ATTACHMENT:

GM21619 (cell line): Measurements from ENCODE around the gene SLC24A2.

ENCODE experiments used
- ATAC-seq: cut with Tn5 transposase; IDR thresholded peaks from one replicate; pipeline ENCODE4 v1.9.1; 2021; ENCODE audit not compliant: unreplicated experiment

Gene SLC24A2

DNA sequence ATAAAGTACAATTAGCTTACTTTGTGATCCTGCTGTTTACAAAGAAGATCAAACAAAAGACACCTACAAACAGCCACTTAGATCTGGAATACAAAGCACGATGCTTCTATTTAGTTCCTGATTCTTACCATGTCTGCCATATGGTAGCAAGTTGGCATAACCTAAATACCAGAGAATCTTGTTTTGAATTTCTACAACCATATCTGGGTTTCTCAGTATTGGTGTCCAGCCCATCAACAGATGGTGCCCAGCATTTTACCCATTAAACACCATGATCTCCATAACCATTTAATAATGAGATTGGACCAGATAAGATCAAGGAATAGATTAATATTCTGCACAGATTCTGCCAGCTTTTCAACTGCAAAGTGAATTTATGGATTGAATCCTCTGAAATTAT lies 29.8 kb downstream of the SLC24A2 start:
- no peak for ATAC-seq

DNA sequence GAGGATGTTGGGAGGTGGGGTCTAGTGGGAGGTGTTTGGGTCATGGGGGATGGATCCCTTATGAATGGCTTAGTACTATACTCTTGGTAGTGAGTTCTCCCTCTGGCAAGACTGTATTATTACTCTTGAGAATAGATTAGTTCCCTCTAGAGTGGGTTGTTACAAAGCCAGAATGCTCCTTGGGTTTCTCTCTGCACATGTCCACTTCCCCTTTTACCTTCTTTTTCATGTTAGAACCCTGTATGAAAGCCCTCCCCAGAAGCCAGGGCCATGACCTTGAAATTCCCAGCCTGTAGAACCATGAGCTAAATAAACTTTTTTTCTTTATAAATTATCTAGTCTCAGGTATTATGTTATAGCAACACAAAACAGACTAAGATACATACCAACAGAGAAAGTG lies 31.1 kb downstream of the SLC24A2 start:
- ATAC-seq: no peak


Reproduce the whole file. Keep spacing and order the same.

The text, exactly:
GM21619 (cell line): Measurements from ENCODE around the gene SLC24A2.

ENCODE experiments used
- ATAC-seq: cut with Tn5 transposase; IDR thresholded peaks from one replicate; pipeline ENCODE4 v1.9.1; 2021; ENCODE audit not compliant: unreplicated experiment

Gene SLC24A2

DNA sequence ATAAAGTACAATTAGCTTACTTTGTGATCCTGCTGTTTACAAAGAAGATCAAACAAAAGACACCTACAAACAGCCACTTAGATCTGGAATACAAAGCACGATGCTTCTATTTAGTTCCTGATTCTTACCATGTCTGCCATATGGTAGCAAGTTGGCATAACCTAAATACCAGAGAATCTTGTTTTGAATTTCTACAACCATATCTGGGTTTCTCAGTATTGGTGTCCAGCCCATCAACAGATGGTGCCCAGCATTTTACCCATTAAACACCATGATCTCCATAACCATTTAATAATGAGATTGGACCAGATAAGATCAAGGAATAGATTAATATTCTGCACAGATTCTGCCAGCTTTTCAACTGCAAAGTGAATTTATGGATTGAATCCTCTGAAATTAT lies 29.8 kb downstream of the SLC24A2 start:
- no peak for ATAC-seq

DNA sequence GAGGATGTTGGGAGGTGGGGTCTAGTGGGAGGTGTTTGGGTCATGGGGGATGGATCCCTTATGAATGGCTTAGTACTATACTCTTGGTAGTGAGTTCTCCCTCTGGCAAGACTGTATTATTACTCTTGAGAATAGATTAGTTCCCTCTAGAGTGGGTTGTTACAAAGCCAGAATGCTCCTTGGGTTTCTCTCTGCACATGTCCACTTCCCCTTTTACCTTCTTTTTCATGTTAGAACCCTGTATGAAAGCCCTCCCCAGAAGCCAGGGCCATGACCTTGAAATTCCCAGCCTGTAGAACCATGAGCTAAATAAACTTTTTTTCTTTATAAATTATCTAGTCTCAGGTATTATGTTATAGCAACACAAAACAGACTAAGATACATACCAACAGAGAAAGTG lies 31.1 kb downstream of the SLC24A2 start:
- ATAC-seq: no peak